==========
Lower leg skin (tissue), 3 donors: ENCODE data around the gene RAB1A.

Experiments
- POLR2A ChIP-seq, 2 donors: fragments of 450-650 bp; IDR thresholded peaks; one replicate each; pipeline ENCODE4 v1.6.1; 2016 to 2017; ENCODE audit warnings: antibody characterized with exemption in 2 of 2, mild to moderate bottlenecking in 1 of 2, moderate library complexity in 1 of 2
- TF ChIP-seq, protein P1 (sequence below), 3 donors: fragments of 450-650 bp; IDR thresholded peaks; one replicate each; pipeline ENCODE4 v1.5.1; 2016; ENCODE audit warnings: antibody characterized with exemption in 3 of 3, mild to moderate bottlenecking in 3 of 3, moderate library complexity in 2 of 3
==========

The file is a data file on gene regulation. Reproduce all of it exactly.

Lower leg skin (tissue), 3 donors: ENCODE data around the gene RAB1A.

Experiments
- POLR2A ChIP-seq, 2 donors: fragments of 450-650 bp; IDR thresholded peaks; one replicate each; pipeline ENCODE4 v1.6.1; 2016 to 2017; ENCODE audit warnings: antibody characterized with exemption in 2 of 2, mild to moderate bottlenecking in 1 of 2, moderate library complexity in 1 of 2
- TF ChIP-seq, protein P1 (sequence below), 3 donors: fragments of 450-650 bp; IDR thresholded peaks; one replicate each; pipeline ENCODE4 v1.5.1; 2016; ENCODE audit warnings: antibody characterized with exemption in 3 of 3, mild to moderate bottlenecking in 3 of 3, moderate library complexity in 2 of 3